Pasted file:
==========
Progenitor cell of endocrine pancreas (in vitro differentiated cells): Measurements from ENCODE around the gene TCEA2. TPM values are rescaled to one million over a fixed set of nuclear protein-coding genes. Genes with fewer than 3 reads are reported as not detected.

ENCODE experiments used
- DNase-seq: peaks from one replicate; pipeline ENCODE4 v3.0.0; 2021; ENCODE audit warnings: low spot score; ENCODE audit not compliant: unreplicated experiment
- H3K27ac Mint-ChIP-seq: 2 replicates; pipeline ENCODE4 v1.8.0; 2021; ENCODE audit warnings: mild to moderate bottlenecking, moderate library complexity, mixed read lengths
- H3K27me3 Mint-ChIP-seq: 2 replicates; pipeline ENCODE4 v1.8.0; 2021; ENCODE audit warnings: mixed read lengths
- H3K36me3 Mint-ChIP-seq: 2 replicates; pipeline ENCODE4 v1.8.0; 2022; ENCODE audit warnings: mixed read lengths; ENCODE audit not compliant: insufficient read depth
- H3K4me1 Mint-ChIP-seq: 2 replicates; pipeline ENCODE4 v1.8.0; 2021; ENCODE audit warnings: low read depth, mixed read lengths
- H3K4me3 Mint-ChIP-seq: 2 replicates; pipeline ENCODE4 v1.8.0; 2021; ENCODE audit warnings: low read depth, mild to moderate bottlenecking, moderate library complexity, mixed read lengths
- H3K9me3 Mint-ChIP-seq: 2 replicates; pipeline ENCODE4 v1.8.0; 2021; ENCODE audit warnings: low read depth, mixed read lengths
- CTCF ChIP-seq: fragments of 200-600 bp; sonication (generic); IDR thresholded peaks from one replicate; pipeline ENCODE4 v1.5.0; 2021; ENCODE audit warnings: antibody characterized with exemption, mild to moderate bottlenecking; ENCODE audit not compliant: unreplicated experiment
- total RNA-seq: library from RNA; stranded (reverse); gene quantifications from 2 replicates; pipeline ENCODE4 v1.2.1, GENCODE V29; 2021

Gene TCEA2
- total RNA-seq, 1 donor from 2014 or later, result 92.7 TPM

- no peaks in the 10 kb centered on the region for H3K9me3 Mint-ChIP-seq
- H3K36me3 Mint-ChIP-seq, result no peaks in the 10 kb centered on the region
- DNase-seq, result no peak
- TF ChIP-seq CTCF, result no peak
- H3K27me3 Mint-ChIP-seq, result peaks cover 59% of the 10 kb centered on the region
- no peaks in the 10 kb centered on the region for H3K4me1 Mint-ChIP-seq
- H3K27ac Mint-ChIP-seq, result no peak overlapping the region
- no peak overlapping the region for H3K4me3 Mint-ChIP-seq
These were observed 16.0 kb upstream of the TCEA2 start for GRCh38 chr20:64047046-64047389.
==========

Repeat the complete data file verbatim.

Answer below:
Progenitor cell of endocrine pancreas (in vitro differentiated cells): Measurements from ENCODE around the gene TCEA2. TPM values are rescaled to one million over a fixed set of nuclear protein-coding genes. Genes with fewer than 3 reads are reported as not detected.

ENCODE experiments used
- DNase-seq: peaks from one replicate; pipeline ENCODE4 v3.0.0; 2021; ENCODE audit warnings: low spot score; ENCODE audit not compliant: unreplicated experiment
- H3K27ac Mint-ChIP-seq: 2 replicates; pipeline ENCODE4 v1.8.0; 2021; ENCODE audit warnings: mild to moderate bottlenecking, moderate library complexity, mixed read lengths
- H3K27me3 Mint-ChIP-seq: 2 replicates; pipeline ENCODE4 v1.8.0; 2021; ENCODE audit warnings: mixed read lengths
- H3K36me3 Mint-ChIP-seq: 2 replicates; pipeline ENCODE4 v1.8.0; 2022; ENCODE audit warnings: mixed read lengths; ENCODE audit not compliant: insufficient read depth
- H3K4me1 Mint-ChIP-seq: 2 replicates; pipeline ENCODE4 v1.8.0; 2021; ENCODE audit warnings: low read depth, mixed read lengths
- H3K4me3 Mint-ChIP-seq: 2 replicates; pipeline ENCODE4 v1.8.0; 2021; ENCODE audit warnings: low read depth, mild to moderate bottlenecking, moderate library complexity, mixed read lengths
- H3K9me3 Mint-ChIP-seq: 2 replicates; pipeline ENCODE4 v1.8.0; 2021; ENCODE audit warnings: low read depth, mixed read lengths
- CTCF ChIP-seq: fragments of 200-600 bp; sonication (generic); IDR thresholded peaks from one replicate; pipeline ENCODE4 v1.5.0; 2021; ENCODE audit warnings: antibody characterized with exemption, mild to moderate bottlenecking; ENCODE audit not compliant: unreplicated experiment
- total RNA-seq: library from RNA; stranded (reverse); gene quantifications from 2 replicates; pipeline ENCODE4 v1.2.1, GENCODE V29; 2021

Gene TCEA2
- total RNA-seq, 1 donor from 2014 or later, result 92.7 TPM

- no peaks in the 10 kb centered on the region for H3K9me3 Mint-ChIP-seq
- H3K36me3 Mint-ChIP-seq, result no peaks in the 10 kb centered on the region
- DNase-seq, result no peak
- TF ChIP-seq CTCF, result no peak
- H3K27me3 Mint-ChIP-seq, result peaks cover 59% of the 10 kb centered on the region
- no peaks in the 10 kb centered on the region for H3K4me1 Mint-ChIP-seq
- H3K27ac Mint-ChIP-seq, result no peak overlapping the region
- no peak overlapping the region for H3K4me3 Mint-ChIP-seq
These were observed 16.0 kb upstream of the TCEA2 start for GRCh38 chr20:64047046-64047389.